- As SOON as they find and eat some worms, they should be hooked. Then I MOVE the can to the top of the feeder, which is placed near the nestbox or perching spot. (I tried putting the mealworms in a bowl on the ground during training, and ended up teaching robins to come to the feeder, where they proceeded to eat me out of house and home.)
- For enclosed cage style feeders, you may need to leave the feeder open for a bit to get them used to going inside.
- Once bluebirds have figured out the feeder, you can move it short distances every day or so until it is in the desired location.
NOTE: I do NOT recommend feeding mealworms on a nestbox after they are trained, as it could attract predators or other birds that then harrass the bluebirds. Do not put mealworms (or any food) inside a nestbox. Nestings must be fed by the parents, and the worms will just burrow down into the nesting material. Worms or suet left inside the box could attract ants and other pests.
About Mealworms and where to get them: Mealworms are the larvae of the flightless darkling
beetle (Tenebrio molitor). They
are not slimy, although at room temperature they wiggle a
lot. (Some people don't like to handle them, and use a scoop or
tea strainer to collect them to put out in the feeder.)
Mealworms are high in protein (~20-48%), especially when fed crushed dry dog/cat food. It's generally not "necessary" to provide mealworms, but it's fun - and expensive - mail order mealworms cost about $40/10,000 plus shipping (shop around, prices vary depending on volume, size and shipping costs). See information on how to raise your own mealworms.
Mealworms are generally fed live. Bluebirds will usually not eat the dead, black ones. Some bluebirds will take the dried mealworms. Others may eat freeze dried or roasted mealworms if no other choices are available, or if they are mixed in with suet. More info. Bluebirds do relish live waxworms, but they are considerably more expensive than mealworms. They may prefer them to mealworms because of higher fat content. See info on superworms (which should only be fed if the head is crushed/removed, since it s said they can bite the stomach of a bird.)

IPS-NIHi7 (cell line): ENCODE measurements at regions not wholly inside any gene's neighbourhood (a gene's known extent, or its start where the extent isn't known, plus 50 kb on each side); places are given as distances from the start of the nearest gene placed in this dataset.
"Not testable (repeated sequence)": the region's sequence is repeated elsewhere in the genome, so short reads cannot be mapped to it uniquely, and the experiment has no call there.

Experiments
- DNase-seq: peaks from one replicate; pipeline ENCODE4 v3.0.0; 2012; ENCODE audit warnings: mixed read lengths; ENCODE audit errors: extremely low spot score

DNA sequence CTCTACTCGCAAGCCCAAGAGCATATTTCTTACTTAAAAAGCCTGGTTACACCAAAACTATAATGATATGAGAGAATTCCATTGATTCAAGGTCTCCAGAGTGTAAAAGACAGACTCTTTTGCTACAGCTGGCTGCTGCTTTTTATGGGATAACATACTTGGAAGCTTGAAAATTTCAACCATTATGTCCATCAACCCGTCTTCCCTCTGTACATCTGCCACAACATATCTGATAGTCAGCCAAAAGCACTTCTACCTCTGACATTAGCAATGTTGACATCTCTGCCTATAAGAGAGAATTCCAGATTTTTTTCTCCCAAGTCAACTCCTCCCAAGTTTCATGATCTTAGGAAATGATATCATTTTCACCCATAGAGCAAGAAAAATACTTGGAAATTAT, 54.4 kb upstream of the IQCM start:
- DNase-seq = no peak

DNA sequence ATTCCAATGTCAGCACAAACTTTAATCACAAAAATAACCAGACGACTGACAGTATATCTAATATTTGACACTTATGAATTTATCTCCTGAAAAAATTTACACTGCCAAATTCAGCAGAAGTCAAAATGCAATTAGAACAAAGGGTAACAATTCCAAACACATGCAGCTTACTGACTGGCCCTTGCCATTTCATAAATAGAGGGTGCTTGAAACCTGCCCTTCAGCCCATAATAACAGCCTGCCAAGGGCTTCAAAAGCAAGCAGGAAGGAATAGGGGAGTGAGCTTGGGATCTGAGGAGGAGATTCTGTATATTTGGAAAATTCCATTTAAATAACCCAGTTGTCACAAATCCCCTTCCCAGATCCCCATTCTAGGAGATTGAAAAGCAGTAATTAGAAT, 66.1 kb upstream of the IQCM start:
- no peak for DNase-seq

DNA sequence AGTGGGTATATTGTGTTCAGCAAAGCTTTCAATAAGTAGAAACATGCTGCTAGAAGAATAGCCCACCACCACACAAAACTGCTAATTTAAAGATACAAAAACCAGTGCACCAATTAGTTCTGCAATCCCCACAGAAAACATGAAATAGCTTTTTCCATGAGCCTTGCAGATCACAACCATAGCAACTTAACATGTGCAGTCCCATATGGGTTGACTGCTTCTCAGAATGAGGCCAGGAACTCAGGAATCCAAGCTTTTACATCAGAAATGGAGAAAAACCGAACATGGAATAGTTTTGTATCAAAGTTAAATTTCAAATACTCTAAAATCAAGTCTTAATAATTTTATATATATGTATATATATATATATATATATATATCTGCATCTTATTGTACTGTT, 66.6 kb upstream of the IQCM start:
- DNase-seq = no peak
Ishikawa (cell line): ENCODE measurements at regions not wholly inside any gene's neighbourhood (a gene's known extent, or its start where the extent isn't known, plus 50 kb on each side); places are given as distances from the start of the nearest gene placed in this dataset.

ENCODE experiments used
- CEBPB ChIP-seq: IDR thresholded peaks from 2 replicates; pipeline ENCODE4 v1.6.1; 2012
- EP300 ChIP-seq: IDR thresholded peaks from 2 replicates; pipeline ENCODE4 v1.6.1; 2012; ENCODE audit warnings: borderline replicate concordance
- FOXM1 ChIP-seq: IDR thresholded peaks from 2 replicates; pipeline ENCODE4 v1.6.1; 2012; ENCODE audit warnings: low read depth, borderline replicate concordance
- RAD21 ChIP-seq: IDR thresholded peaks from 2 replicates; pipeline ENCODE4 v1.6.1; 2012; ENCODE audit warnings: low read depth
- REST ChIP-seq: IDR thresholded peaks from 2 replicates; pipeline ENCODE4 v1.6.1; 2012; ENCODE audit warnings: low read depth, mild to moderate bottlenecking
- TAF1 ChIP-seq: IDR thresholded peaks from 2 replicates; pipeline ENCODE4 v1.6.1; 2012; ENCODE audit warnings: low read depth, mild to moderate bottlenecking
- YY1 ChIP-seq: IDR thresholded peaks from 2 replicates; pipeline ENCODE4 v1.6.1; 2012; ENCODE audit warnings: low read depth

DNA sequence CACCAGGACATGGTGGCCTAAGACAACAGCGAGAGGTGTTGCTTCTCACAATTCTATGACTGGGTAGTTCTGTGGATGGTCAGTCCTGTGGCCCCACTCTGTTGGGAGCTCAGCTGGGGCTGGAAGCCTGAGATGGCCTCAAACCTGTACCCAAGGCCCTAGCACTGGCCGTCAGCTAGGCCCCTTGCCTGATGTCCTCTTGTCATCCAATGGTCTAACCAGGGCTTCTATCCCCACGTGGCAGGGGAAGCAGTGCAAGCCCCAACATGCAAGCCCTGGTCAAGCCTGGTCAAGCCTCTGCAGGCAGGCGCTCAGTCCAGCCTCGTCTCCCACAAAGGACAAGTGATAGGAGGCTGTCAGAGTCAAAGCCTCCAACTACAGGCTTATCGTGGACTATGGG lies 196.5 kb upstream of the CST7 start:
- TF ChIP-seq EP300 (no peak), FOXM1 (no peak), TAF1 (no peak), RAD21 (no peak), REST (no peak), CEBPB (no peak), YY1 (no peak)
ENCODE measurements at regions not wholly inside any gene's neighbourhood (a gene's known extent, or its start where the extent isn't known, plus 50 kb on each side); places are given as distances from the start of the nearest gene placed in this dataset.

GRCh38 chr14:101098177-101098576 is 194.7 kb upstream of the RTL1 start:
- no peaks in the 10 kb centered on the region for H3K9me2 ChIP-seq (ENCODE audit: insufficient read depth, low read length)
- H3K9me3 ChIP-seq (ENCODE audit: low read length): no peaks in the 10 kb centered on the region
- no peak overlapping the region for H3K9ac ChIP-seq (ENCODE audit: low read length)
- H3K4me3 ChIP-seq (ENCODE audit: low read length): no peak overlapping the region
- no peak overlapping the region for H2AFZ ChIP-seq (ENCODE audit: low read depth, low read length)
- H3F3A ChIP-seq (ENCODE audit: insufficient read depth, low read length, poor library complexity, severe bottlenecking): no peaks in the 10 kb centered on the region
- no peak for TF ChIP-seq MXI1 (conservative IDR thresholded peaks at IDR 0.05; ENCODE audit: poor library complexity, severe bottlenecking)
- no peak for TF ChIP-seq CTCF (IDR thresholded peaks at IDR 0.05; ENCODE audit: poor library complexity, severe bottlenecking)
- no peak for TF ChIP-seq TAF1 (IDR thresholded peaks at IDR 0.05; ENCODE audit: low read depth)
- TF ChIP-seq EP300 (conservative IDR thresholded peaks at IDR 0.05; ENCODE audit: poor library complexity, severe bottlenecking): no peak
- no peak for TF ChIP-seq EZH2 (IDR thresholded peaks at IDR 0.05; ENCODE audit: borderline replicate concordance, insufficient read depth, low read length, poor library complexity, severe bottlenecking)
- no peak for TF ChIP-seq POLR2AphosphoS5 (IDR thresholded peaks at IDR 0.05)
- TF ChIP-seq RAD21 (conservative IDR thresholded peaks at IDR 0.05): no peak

Size: I buy the large size of mealworm, since they're the same price as small or medium, although they may be a bit too big for nestlings the first 3-4 days after hatching. The larger the mealworm, the larger the exoskeleton, which is not readily digested. "Giant" mealworms are not recommended, as they may be fed hormones which prevent normal metamorphosis, causing the larvae to continue growing without ever pupating.
Buying: It is much cheaper to buy mealworms online versus at a pet store. See a list of mail order mealworm suppliers. I prefer suppliers that donate a portion of the proceeds can be directed to nonprofit bird conservation organizations, who sell juicy, healthy worms. Some suppliers offer a discount to NABS members. Be sure to order about five days ahead of time so you don't run out (although in a pinch, I've read you can feed raw hamburger, canned cat food, or cottage cheese.) Try to pick a supplier that offers a live delivery guarantee. If the Post Office or other carrier leaves them in a hot place for even 1/2 hour, they can cook, and summer shipments can be problematic. Mealworms can get expensive! To save money, offer them mixed with crumbled homemade suet.
Storing Mealworms: As long as the worms
are at least 1" from the container, and the sides are vertical and slippery (glass or plastic), they won't get out. Store the
worms in the refrigerator, where they go somewhat dormant and
will last for several months. If your family is too grossed out by the concept, you can keep them in a small dorm-sized refrigerator. If you store them outside of the
refrigerator, don't put them in too small of a container as
they will overheat and die. Also, if the weather is warm, they will pupate and turn into beetles.
When a shipment arrives, I dump and shake everything
out into a big white plastic garbage bag which the mealworms can not cling to (otherwise they end up on the
floor or glommed on to newspaper, etc.), and then put them in a Tupperware container with holes